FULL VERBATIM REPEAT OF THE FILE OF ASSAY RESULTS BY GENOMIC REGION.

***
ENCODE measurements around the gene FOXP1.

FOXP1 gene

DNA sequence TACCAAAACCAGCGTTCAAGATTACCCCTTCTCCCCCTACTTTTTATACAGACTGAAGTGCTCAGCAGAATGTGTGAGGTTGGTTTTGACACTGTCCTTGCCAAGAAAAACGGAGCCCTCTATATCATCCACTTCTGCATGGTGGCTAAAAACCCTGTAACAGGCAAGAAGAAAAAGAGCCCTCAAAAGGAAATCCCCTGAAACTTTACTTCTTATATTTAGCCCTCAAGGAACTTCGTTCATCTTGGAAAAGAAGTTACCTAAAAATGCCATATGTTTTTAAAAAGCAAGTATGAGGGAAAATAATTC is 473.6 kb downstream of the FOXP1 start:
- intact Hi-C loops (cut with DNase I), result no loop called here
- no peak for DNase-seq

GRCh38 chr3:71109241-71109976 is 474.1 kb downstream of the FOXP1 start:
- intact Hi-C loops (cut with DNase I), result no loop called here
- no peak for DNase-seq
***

ENCODE measurements around the gene FOXP1.

FOXP1 gene

DNA sequence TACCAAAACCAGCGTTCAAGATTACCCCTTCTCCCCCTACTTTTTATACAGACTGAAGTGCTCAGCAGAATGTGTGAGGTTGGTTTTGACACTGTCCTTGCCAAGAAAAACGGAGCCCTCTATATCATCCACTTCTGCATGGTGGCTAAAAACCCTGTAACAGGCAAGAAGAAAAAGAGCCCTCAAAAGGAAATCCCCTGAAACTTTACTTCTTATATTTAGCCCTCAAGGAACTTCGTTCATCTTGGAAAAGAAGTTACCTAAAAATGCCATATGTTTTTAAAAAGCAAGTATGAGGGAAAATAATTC is 473.6 kb downstream of the FOXP1 start:
- intact Hi-C loops (cut with DNase I), result no loop called here
- no peak for DNase-seq

GRCh38 chr3:71109241-71109976 is 474.1 kb downstream of the FOXP1 start:
- intact Hi-C loops (cut with DNase I), result no loop called here
- no peak for DNase-seq